As Eric Wagner, chairman, Alexandria Planning Commission, noted after the vote, "We'll see you again in three years."
His reference was to a proposed text amendment to the regulations governing the use and placement of political signs in the course of an election cycle. It was directed at the impression that during each election period the debate seems to center more on the aesthetics of political signs than on their purpose. 2003 proved to be no exception.
During the Commission's March meeting a text amendment had been proposed which would limit the placement and time span of candidate political signs. After a lengthy debate and input from a number of citizens and groups, the matter was deferred.
It reappeared on the May docket with substantial changes to the original proposal advanced by the City Department of Planning and Zoning. However, one of the prime areas of concern remained in the reworded version.
That proposal was to restrict signs erected in median rights-of way from 50 to 15 feet from the end of the median. The rationale was based upon perceived traffic safety concerns.
As stated by Katy Cannady, a citizen activist on planning and zoning matters, "I think the way the text has been reworded has solved most of the problems, except for the 50-foot requirement. It's far more than needed for safety."
Her admonition was buttressed by most additional speakers who urged the Commission to maintain the present requirement that signs be no closer to the end of a median than 15 feet. Alison Fryer suggested that if safety was a concern they "should focus on driving safety" not on the signs and their placement.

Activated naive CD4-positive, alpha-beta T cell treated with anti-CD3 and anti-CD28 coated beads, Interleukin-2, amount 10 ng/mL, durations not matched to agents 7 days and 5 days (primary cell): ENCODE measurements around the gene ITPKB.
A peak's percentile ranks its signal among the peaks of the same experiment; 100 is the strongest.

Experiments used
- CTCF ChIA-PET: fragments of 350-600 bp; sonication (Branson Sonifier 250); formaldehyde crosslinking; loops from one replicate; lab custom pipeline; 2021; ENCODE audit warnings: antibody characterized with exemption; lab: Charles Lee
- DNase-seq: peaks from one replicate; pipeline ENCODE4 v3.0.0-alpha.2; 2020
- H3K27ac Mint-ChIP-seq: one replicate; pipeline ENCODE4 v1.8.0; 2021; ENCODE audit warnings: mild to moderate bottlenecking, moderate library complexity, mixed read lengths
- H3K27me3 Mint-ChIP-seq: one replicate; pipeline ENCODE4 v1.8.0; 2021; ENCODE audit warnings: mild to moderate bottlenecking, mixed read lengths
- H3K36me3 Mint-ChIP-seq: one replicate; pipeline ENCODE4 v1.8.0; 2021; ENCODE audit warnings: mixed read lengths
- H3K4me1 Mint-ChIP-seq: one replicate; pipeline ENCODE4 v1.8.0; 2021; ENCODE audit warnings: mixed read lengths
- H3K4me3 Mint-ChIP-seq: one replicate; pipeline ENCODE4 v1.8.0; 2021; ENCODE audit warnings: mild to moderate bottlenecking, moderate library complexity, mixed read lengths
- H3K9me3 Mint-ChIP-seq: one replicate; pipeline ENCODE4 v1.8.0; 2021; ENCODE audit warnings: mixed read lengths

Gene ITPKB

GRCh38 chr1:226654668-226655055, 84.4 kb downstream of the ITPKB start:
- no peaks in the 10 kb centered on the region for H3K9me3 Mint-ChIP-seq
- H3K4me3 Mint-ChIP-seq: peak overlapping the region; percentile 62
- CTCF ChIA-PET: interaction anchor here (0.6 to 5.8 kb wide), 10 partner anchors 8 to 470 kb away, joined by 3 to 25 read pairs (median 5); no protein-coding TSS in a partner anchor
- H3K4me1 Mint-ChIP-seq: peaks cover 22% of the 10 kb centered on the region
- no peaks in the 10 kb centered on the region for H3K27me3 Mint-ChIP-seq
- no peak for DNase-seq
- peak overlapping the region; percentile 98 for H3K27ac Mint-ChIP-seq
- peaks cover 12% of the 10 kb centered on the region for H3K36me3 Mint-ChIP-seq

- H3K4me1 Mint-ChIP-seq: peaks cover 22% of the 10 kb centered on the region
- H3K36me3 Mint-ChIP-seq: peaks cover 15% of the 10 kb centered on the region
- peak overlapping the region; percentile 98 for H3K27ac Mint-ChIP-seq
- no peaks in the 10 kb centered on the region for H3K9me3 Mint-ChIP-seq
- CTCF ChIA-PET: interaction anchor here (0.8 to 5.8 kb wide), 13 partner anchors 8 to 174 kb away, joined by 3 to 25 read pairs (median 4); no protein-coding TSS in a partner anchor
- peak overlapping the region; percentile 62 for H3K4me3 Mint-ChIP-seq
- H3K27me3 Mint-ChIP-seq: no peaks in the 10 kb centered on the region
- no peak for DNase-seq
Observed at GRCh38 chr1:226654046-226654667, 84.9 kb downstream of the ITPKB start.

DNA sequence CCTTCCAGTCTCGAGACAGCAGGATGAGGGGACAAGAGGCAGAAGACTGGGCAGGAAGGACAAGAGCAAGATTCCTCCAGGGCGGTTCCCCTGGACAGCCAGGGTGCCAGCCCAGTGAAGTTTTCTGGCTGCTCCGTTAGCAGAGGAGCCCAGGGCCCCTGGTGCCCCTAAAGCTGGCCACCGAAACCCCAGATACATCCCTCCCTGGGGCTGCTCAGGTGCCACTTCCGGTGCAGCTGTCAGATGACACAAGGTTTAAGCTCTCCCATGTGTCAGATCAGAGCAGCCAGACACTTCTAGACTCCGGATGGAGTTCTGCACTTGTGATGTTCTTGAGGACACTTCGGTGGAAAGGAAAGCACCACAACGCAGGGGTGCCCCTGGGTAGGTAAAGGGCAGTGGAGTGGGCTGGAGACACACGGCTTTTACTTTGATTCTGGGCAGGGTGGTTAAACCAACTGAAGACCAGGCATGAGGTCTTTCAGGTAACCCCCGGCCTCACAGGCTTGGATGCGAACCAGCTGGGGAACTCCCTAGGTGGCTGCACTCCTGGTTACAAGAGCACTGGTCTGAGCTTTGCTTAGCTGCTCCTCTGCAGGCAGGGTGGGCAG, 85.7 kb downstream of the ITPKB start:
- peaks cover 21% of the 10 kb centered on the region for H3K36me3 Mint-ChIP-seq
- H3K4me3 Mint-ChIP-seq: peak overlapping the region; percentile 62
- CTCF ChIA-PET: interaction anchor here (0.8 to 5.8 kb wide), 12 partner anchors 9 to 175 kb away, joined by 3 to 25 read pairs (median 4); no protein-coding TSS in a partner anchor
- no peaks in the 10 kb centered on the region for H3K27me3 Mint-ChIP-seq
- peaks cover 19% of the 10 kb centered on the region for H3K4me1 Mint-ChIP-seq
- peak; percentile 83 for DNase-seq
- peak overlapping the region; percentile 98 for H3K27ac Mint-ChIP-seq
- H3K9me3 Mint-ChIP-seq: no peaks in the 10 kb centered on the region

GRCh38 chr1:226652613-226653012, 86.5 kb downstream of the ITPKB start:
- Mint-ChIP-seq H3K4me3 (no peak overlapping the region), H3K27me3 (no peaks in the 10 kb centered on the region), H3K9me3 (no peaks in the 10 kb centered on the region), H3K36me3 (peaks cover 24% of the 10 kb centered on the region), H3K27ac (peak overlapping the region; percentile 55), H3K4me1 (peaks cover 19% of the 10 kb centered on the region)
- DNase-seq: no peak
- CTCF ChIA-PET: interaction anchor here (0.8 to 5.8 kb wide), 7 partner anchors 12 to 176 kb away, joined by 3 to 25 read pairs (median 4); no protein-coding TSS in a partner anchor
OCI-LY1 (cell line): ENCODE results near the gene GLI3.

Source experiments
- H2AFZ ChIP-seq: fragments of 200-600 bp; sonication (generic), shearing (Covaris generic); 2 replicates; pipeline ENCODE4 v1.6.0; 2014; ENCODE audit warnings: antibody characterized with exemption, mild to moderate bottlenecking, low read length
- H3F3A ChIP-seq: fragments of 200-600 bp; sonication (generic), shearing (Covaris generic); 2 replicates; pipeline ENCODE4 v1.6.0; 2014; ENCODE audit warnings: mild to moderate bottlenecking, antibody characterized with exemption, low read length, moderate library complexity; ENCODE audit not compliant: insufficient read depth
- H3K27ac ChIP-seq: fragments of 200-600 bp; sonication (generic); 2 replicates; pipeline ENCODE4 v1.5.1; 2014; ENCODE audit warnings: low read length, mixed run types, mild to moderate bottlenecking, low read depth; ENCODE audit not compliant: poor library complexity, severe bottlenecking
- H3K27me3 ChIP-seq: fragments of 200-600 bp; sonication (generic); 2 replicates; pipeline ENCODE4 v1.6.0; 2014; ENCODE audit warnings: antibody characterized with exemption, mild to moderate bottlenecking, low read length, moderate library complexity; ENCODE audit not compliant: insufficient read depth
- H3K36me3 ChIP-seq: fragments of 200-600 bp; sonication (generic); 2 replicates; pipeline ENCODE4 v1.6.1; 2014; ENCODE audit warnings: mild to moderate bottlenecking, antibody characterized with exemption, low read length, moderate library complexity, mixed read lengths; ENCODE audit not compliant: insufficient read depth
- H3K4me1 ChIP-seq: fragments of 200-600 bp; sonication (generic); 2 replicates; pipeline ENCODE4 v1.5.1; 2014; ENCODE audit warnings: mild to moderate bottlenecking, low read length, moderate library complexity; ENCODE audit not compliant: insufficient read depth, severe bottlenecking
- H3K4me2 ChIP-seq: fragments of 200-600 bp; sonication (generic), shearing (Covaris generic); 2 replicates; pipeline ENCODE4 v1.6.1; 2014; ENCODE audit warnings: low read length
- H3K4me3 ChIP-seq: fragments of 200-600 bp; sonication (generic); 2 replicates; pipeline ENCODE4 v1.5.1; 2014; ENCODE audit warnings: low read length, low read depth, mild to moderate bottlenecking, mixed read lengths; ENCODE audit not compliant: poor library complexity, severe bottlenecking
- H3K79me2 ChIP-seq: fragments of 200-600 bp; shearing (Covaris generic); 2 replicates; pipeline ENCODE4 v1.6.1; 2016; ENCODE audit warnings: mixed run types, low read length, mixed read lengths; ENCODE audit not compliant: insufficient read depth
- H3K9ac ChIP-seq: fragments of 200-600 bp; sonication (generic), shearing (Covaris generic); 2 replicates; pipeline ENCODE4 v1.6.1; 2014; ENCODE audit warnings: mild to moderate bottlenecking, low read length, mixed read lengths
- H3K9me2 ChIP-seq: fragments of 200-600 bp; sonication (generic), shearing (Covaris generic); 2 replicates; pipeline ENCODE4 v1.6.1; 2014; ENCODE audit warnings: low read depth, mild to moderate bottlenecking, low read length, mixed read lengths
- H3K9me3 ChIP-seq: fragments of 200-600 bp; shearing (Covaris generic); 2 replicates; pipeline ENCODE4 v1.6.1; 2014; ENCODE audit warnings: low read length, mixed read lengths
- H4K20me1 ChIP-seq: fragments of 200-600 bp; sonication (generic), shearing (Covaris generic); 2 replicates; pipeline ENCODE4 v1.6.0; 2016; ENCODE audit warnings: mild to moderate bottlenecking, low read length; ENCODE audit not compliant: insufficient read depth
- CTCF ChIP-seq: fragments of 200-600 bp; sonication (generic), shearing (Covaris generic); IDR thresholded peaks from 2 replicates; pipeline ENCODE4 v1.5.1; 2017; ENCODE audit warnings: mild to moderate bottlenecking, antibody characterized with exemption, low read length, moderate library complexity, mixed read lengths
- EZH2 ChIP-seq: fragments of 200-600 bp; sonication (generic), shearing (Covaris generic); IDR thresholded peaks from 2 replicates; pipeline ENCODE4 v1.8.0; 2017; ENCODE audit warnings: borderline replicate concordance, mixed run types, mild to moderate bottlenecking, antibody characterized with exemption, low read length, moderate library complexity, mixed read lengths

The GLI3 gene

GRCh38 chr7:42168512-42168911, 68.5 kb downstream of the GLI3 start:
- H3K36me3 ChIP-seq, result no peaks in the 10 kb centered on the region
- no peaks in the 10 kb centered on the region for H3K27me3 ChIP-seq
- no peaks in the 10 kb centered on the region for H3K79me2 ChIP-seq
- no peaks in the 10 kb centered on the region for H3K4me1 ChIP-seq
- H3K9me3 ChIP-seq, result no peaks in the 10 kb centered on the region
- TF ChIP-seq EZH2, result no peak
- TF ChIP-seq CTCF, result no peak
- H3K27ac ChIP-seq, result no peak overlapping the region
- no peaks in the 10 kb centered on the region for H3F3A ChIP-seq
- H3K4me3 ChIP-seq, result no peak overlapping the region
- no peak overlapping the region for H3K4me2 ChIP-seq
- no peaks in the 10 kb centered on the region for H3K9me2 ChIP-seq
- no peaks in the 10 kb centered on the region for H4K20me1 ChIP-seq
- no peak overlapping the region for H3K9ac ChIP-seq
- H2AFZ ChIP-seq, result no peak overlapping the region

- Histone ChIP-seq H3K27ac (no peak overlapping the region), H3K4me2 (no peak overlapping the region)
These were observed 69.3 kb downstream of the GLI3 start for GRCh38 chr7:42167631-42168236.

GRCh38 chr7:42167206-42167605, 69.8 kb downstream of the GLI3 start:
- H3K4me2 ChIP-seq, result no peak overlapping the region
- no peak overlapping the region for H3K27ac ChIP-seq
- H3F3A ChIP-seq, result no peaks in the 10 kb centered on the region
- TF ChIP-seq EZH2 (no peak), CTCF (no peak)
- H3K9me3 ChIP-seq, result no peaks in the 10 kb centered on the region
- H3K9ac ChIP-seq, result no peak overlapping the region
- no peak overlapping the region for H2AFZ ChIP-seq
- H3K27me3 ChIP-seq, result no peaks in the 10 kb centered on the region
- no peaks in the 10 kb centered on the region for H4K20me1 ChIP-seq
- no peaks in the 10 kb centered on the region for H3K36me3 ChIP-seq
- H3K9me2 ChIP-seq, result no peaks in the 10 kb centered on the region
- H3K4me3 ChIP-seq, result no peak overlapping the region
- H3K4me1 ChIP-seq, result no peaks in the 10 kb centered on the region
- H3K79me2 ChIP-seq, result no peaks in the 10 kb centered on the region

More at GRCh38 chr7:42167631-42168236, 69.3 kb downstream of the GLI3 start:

Jim Harris, a candidate for the U.S. House of Representatives noted, "$1,000 can buy 3,000 campaign signs but only a small amount of space in the local media." He urged no limit on the use or placement of such signs.
AS ORIGINALLY presented in March, proposals called for: limiting the time during which political signs could be displayed; restrictions upon political sign locations; restrictions on the number of signs per candidate; expanding the bond required to cover political signs; changing removal rules and proposals dealing with traffic safety.
In the final analysis both the Commission and those speaking agreed with the revised proposals as put forth by the Department of Planning and Zoning except the limitation of "within 50 feet of the end of any street median of a four lane street."
Under current regulations pertaining to political campaign signs: "no signs are permitted within 15 feet of an intersection" and "no signs are permitted within 15 feet of the end of a median strip."
Following the public hearing and input by the Commission, they voted 7-0 to approve the recommended text amendments with the exception that the 50-foot requirement be removed and the existing 15-foot requirements be maintained.